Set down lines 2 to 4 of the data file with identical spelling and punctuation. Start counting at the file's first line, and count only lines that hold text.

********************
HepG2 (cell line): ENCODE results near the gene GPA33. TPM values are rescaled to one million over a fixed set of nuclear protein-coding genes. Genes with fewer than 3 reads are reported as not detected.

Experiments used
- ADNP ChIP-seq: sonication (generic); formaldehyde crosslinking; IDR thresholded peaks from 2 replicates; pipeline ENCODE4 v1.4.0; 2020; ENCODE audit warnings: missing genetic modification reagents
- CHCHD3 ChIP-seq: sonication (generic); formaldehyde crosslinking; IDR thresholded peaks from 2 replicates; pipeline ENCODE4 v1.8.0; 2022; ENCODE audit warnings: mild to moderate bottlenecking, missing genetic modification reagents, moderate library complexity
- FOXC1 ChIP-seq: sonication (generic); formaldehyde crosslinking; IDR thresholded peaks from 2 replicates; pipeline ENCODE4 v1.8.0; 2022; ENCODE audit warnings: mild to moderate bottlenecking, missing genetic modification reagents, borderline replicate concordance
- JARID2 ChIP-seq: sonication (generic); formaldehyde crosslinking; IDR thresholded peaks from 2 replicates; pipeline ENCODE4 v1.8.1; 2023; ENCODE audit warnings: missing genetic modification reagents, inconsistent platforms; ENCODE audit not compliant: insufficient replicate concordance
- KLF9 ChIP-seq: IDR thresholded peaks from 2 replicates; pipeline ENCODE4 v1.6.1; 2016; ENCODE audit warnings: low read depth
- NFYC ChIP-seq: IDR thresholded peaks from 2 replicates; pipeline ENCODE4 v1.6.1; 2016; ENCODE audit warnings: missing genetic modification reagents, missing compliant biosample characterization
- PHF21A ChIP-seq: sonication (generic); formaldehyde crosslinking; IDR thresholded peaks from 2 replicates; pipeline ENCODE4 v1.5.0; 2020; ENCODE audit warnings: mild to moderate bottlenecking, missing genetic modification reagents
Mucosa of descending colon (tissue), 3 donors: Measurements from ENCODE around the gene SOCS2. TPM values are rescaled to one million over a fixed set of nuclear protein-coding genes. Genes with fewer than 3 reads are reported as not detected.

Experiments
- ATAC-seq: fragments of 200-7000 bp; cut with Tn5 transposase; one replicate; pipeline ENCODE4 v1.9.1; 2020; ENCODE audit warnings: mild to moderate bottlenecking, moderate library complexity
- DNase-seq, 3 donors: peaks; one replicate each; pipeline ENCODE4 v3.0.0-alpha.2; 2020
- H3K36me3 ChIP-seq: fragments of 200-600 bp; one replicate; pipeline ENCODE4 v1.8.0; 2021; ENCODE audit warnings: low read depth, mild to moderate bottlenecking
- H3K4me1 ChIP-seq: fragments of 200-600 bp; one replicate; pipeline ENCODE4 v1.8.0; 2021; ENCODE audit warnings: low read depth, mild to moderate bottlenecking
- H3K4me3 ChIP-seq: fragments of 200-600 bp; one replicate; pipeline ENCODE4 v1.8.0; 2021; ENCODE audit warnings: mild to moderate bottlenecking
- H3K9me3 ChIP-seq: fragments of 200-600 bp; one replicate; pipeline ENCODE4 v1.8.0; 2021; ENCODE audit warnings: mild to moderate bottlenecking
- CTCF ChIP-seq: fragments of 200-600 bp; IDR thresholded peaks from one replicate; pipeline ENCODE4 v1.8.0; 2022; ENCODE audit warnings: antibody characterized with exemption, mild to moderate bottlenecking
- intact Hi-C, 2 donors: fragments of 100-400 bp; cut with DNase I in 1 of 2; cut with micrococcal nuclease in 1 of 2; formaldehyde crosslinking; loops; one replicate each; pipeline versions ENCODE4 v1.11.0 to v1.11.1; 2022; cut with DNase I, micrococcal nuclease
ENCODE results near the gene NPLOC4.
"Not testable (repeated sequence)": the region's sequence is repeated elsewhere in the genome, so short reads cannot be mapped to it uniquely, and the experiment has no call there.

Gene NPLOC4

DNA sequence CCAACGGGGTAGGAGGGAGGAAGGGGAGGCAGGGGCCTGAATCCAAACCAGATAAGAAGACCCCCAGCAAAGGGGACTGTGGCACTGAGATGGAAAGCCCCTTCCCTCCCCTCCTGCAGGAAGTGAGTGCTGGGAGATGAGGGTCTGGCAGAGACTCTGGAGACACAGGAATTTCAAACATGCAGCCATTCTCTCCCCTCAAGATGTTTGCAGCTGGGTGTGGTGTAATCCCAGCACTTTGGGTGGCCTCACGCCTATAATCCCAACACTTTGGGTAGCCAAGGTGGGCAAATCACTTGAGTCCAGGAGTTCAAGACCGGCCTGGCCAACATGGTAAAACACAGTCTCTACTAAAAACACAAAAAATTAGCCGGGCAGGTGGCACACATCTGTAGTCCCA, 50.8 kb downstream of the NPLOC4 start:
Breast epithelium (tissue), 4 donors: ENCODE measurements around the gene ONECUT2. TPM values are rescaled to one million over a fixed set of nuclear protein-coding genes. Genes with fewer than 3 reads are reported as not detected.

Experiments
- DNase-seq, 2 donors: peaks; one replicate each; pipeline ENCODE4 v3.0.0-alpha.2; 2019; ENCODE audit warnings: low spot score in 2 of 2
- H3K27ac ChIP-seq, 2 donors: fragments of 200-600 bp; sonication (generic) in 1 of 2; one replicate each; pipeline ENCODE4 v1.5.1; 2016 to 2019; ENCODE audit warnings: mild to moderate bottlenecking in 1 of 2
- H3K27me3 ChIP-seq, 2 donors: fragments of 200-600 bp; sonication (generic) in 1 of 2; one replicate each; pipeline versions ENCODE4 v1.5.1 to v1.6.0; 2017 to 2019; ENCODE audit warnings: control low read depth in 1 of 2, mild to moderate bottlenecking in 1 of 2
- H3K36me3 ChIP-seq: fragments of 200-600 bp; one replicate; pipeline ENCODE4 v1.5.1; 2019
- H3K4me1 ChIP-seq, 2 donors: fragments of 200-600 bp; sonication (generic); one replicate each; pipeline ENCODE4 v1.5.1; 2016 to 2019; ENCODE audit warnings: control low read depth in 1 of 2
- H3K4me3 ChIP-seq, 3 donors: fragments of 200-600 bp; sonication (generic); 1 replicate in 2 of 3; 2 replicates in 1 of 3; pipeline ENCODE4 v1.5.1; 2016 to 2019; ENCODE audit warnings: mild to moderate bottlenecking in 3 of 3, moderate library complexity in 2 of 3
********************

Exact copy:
Experiments used
- ADNP ChIP-seq: sonication (generic); formaldehyde crosslinking; IDR thresholded peaks from 2 replicates; pipeline ENCODE4 v1.4.0; 2020; ENCODE audit warnings: missing genetic modification reagents
- CHCHD3 ChIP-seq: sonication (generic); formaldehyde crosslinking; IDR thresholded peaks from 2 replicates; pipeline ENCODE4 v1.8.0; 2022; ENCODE audit warnings: mild to moderate bottlenecking, missing genetic modification reagents, moderate library complexity